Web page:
Movie Review: Wild (2014)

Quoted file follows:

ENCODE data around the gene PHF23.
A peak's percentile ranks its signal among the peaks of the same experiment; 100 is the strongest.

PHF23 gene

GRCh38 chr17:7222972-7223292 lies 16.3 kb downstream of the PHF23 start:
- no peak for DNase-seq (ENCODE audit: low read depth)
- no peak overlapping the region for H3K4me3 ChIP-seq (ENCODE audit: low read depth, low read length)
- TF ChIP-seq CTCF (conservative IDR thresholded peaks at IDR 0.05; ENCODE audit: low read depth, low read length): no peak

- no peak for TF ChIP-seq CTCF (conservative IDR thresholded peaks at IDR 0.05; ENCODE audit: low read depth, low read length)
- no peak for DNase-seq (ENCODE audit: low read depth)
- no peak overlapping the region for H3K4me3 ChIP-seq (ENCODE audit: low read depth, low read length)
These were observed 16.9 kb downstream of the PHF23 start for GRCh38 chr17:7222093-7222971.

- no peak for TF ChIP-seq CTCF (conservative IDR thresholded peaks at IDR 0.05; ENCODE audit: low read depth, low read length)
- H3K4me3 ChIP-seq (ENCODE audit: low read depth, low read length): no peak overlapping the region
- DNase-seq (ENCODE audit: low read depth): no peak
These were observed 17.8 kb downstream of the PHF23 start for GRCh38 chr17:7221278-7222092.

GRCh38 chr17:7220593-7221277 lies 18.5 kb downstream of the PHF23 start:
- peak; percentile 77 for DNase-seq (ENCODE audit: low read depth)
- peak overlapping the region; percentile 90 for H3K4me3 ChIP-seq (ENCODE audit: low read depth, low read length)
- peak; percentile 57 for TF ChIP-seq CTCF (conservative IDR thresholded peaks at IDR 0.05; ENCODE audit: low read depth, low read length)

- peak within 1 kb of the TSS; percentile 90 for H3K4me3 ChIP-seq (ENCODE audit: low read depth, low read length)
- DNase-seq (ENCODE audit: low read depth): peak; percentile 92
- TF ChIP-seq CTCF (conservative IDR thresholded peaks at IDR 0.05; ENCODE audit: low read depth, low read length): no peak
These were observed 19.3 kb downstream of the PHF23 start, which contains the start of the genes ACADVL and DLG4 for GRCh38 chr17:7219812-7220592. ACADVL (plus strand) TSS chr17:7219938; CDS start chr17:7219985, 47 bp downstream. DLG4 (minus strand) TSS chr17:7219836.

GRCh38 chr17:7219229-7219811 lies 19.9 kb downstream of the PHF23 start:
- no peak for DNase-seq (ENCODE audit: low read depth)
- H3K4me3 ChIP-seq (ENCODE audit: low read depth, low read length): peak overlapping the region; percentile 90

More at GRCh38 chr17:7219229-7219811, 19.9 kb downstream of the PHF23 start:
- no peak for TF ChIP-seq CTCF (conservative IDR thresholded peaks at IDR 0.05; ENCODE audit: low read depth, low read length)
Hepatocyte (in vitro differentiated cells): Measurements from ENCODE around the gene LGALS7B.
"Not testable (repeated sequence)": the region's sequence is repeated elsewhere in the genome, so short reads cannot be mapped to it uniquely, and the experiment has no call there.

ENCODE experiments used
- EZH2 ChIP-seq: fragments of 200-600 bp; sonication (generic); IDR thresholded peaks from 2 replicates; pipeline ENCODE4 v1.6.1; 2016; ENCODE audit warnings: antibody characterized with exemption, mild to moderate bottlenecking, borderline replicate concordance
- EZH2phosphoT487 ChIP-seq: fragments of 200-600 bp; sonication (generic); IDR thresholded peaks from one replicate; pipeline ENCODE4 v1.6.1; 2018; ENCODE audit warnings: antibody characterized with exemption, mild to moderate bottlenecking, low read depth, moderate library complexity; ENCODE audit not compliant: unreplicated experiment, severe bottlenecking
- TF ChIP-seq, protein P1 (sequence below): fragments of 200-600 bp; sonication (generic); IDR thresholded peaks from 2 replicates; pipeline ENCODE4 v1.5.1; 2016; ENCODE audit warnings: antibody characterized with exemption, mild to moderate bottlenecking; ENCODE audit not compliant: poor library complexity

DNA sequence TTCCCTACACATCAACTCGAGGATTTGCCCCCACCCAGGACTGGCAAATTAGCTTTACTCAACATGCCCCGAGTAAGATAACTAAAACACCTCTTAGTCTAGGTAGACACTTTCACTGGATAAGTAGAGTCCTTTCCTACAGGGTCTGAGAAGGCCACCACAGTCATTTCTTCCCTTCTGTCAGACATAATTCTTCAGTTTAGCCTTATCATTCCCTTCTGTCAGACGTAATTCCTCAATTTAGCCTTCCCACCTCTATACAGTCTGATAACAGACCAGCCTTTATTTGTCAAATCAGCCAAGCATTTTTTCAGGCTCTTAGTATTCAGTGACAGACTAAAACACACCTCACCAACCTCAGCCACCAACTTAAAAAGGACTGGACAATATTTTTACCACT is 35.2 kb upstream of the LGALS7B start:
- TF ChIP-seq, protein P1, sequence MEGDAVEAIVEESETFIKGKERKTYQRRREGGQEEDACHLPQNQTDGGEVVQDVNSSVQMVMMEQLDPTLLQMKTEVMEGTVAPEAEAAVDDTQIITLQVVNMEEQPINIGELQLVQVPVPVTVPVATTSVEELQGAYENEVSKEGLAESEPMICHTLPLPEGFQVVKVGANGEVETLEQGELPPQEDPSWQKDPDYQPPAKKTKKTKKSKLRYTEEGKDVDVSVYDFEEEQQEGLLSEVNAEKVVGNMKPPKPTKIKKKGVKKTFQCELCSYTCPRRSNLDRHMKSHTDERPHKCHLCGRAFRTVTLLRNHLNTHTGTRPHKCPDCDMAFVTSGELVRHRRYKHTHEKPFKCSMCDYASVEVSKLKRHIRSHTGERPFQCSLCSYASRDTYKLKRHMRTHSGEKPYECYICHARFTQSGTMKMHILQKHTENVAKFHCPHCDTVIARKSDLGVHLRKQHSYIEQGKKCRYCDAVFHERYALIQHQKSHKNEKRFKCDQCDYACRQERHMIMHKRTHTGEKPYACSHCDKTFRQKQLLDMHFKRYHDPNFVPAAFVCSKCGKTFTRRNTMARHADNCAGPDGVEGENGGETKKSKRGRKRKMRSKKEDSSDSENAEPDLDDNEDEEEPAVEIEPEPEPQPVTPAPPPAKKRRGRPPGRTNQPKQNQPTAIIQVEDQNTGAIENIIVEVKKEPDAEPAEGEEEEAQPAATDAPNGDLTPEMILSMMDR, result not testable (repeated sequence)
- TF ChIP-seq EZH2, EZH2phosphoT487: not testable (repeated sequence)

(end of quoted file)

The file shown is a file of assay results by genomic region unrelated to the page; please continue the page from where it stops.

wildNature is an elusive entity; an aspect of life that has mystified us with its insurmountable beauty, promised us peaceful solitude and transcendental freedom for those willing to attain it, and has served up harsh realities due to its unforgiving changes that prove that underestimating its force can be a tragic downfall. It seems nature falls into two varying spectrums, the first being a romanticized acceptance of nature as an Eden that grants us salvation from our first-world industrialized lives and the second serving as a warning that nature is not only uncontrollable, it’s a struggle that takes you to the very edge of death itself. It’s a point of view that has the pioneering thoughts of Thoreau, Emerson, and Worsdworth on one side and the real life experiences of Aaron Ralston and Christopher McCandless on the other who in 127 Hours and Into the Wild respectively represent how nature can conquer the self instead of revitalizing it. This isn’t the intention, though, behind Jean-Marc Vallée’s latest film Wild which seeks to show that although the struggle with nature is very real that in itself can serve as a transcendental rebirth of self. Based on the true memoir of Cheryl Strayed, Wild is an Augustinian confession of personal acceptance rather than moral salvation, where the sins, resentment, and mistakes of the past are cleansed through a thoroughly risky, unbearably painful, and exceptionally beautiful journey of rediscovery. Unlike Ralston and McCandless, Strayed knows the dangers that lie ahead, knows she’s completely unprepared, and is daunted by the impossible task of trekking the entire Pacific Crest Trail. And yet that’s the poetic, soulful point of this beautiful, tragic, and slightly flawed film, that life itself is a journey no one can prepare for whether it’s the sudden craters of losing a loved one, the cracks and deviations on the path of relationship foundations, or the temptations of leaving the path you’ve chosen for easy fixes on the journey. It’s an emotively potent yet slightly aimless in messaging film that shows the maturation of Vallé even if Wild shares the same elusive flaws as his previous film Dallas Buyers Club as they both adopt a congenial and inoffensive tone to portray a pseudo-psychological fable about the fall from grace and the rise to redemption.